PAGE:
|By Business Wire||
|April 29, 2014 02:05 PM EDT||
The Illinois Network for Advanced Manufacturing (INAM) has launched its new website to connect training programs, prospective workers and the business community and address the manufacturing skills gap.
The website www.inam.net will serve as a resource for students, faculty and industry professionals preparing to enter, or reenter, the manufacturing field through advanced training and education.
Funded through a U.S. Department of Labor grant, INAM comprises 21 community colleges throughout Illinois offering certificates and degrees in six advanced manufacturing fields. The consortium increases opportunities for students to enter high-paying careers in advanced manufacturing, while also providing Illinois manufacturers with a pipeline of quality, trained professions to fill open jobs in a wide variety of growing businesses.
“We are very happy to have the site up and running,” said Dr. Rebecca Lake, INAM’s Interim Dean of Workforce and Economic Development. “It will benefit not only those interested in entering the manufacturing field, but also the colleges that provide the training, the industry that will gain a quality workforce and the state, which will experience economic growth.”
INAM’s programs, all of which are two years or less, lead to careers in fields including certified production technician (CPT), mechatronics and robotics, industrial maintenance, metal working/welding, precision machining (CNC), and green technologies. Harper College is administering the grant, which is being used to enhance and align curriculum with nationally recognized credentials, purchase state-of-the-art equipment, increase collaboration and partner with manufacturers.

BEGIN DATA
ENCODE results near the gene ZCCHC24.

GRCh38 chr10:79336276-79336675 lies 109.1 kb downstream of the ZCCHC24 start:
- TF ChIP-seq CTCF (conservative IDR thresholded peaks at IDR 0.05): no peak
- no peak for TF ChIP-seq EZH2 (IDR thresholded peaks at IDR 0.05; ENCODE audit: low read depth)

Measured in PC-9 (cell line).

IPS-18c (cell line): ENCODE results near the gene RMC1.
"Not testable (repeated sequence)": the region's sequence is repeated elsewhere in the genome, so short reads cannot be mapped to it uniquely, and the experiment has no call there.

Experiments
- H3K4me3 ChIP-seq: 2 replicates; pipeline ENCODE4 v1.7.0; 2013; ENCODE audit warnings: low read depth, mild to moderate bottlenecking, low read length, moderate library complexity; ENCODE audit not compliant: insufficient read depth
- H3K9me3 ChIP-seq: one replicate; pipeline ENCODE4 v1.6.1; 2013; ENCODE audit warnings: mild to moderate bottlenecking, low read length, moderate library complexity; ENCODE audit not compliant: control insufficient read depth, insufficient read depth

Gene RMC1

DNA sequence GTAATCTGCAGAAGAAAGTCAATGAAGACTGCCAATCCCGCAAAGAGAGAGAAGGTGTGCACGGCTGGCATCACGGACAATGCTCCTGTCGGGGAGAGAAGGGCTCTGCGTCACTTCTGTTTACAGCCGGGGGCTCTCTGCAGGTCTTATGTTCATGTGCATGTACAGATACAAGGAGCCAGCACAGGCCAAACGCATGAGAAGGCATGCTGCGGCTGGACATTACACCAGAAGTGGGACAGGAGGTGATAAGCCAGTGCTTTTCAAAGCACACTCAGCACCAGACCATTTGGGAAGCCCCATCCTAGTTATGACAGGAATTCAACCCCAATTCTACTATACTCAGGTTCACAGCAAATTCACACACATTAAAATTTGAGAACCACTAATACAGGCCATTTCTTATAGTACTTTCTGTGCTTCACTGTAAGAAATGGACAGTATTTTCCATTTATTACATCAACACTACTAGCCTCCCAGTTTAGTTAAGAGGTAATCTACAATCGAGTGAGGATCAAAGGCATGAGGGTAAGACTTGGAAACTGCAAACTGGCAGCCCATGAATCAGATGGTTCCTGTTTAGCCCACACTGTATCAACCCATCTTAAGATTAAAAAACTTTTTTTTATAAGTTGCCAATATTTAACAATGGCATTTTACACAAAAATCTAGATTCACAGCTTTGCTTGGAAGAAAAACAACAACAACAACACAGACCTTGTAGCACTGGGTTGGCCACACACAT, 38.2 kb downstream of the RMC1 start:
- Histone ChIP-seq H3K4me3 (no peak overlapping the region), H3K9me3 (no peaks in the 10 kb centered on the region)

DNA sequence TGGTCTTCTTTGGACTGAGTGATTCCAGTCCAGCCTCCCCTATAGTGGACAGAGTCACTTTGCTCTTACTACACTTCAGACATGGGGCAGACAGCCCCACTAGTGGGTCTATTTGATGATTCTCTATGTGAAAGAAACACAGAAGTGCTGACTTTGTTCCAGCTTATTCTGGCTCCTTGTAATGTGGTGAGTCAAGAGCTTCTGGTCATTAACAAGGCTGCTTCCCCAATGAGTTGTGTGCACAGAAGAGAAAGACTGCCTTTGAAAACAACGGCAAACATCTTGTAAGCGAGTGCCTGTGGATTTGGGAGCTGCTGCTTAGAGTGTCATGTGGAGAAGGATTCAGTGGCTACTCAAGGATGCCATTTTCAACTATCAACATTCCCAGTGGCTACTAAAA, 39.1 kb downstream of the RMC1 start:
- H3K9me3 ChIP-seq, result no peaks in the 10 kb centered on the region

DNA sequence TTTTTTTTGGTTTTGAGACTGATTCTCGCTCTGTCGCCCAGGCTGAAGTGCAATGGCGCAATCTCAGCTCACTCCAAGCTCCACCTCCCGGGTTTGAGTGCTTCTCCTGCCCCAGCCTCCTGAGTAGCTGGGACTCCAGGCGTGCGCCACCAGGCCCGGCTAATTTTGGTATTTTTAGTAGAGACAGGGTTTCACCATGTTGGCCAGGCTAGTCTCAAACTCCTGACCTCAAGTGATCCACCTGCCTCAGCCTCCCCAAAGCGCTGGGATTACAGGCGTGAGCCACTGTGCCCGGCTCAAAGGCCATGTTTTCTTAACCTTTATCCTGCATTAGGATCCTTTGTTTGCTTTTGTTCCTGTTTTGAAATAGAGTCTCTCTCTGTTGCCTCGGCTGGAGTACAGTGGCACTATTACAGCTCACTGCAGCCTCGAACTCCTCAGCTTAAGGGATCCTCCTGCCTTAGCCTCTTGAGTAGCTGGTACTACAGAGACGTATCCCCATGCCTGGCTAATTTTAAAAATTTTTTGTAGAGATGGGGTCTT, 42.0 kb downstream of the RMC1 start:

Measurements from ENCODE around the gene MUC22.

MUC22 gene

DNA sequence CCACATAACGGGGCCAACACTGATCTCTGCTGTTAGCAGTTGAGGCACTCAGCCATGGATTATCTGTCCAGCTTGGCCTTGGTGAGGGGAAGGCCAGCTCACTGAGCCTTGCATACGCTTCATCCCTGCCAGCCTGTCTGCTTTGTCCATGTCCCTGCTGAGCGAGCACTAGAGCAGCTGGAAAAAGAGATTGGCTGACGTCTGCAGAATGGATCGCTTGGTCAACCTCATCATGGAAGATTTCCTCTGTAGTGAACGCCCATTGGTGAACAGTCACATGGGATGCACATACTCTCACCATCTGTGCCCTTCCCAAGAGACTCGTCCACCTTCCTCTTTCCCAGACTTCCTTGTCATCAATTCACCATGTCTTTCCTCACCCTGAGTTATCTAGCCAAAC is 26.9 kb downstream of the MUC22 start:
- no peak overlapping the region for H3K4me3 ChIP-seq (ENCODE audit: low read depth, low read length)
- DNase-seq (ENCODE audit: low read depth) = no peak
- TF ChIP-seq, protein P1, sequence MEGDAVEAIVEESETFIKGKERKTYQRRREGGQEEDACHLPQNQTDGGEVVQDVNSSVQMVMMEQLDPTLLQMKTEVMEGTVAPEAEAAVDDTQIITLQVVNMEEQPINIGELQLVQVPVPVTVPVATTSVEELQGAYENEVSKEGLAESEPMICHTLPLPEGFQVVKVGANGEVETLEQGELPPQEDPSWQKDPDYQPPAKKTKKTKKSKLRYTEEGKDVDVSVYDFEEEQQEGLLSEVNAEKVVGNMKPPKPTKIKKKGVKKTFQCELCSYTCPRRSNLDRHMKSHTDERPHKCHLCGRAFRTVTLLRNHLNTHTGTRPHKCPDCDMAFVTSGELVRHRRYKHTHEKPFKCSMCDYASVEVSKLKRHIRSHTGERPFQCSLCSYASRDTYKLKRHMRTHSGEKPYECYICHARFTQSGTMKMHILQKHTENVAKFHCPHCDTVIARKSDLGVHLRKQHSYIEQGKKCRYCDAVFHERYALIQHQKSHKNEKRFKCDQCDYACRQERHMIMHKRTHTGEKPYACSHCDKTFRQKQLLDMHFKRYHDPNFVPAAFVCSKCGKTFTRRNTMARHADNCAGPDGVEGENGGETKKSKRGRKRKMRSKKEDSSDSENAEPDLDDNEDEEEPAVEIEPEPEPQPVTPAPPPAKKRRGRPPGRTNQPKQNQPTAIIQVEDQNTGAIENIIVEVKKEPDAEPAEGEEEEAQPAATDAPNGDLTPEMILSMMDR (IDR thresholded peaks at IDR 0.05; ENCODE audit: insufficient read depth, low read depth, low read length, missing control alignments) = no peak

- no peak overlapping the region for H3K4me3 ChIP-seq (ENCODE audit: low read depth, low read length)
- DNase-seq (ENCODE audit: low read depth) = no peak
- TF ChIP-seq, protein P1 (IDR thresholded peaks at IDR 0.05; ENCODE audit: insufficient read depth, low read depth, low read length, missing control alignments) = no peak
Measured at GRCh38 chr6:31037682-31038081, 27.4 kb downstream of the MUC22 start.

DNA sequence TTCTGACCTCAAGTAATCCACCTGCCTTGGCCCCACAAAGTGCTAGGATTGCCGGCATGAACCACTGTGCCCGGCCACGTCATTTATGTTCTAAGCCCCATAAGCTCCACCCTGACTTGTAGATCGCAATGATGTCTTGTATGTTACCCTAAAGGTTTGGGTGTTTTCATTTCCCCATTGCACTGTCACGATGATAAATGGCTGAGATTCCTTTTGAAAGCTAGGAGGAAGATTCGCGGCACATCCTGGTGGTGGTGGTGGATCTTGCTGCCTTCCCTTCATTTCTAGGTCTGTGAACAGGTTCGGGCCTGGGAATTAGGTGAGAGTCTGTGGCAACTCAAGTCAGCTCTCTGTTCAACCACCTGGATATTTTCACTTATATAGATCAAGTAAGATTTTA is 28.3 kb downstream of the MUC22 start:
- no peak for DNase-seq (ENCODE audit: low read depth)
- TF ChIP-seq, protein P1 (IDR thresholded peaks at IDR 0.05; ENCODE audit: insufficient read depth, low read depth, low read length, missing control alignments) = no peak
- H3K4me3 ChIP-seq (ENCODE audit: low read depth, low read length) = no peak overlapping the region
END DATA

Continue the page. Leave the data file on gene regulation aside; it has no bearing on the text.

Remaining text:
“To solve the skills shortage, it is critical that higher education engage in an ongoing dialog with businesses and manufacturers,” Harper College President Dr. Ken Ender said. “The fast-track curriculum will provide manufacturers with the workers they need in order to grow and thrive in a global economy.”
Economic and demographic trends have produced a shortage of skilled educated technicians that threatens sustained manufacturing sector growth. Companies of all types are struggling to find people to hire that have the right advanced manufacturing skills. Community colleges in Illinois have come together as the Illinois Network for Advanced Manufacturing (INAM) in response to the “manufacturing skills gap” crisis. A grant from Department of Labor (DOL) specifically for community colleges known as the Trade Adjustment Assistance Community College and Career Training (TAACCCT) grant was awarded to 21 Illinois community colleges. This grant gave $12.9 million to the Illinois Network of Advanced Manufacturing (INAM) consortium. Harper College is the fiscal agent for this DOL grant.
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